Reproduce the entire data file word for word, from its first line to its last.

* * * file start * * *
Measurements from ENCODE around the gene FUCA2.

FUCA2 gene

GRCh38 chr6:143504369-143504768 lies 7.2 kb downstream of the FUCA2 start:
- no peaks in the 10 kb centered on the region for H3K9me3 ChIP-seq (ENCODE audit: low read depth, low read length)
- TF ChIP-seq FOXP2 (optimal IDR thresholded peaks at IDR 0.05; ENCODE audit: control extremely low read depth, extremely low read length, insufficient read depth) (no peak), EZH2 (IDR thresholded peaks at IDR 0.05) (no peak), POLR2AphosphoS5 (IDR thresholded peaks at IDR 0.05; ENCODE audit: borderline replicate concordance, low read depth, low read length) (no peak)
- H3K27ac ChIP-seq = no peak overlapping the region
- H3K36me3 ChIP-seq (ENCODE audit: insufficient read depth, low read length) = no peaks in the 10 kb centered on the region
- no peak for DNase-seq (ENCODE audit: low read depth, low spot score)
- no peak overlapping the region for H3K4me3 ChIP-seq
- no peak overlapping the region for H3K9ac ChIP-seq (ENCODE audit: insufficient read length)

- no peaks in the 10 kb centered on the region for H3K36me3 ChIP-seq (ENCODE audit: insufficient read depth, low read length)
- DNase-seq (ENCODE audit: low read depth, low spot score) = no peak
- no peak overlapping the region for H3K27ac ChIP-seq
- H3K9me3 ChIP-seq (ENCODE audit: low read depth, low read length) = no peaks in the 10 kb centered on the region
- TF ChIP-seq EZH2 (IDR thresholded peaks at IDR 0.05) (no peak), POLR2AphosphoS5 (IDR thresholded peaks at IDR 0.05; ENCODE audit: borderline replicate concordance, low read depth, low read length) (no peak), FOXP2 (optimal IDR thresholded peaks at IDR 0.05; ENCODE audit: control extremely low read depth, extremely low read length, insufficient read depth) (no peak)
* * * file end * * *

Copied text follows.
Measurements from ENCODE around the gene FUCA2.

FUCA2 gene

GRCh38 chr6:143504369-143504768 lies 7.2 kb downstream of the FUCA2 start:
- no peaks in the 10 kb centered on the region for H3K9me3 ChIP-seq (ENCODE audit: low read depth, low read length)
- TF ChIP-seq FOXP2 (optimal IDR thresholded peaks at IDR 0.05; ENCODE audit: control extremely low read depth, extremely low read length, insufficient read depth) (no peak), EZH2 (IDR thresholded peaks at IDR 0.05) (no peak), POLR2AphosphoS5 (IDR thresholded peaks at IDR 0.05; ENCODE audit: borderline replicate concordance, low read depth, low read length) (no peak)
- H3K27ac ChIP-seq = no peak overlapping the region
- H3K36me3 ChIP-seq (ENCODE audit: insufficient read depth, low read length) = no peaks in the 10 kb centered on the region
- no peak for DNase-seq (ENCODE audit: low read depth, low spot score)
- no peak overlapping the region for H3K4me3 ChIP-seq
- no peak overlapping the region for H3K9ac ChIP-seq (ENCODE audit: insufficient read length)

- no peaks in the 10 kb centered on the region for H3K36me3 ChIP-seq (ENCODE audit: insufficient read depth, low read length)
- DNase-seq (ENCODE audit: low read depth, low spot score) = no peak
- no peak overlapping the region for H3K27ac ChIP-seq
- H3K9me3 ChIP-seq (ENCODE audit: low read depth, low read length) = no peaks in the 10 kb centered on the region
- TF ChIP-seq EZH2 (IDR thresholded peaks at IDR 0.05) (no peak), POLR2AphosphoS5 (IDR thresholded peaks at IDR 0.05; ENCODE audit: borderline replicate concordance, low read depth, low read length) (no peak), FOXP2 (optimal IDR thresholded peaks at IDR 0.05; ENCODE audit: control extremely low read depth, extremely low read length, insufficient read depth) (no peak)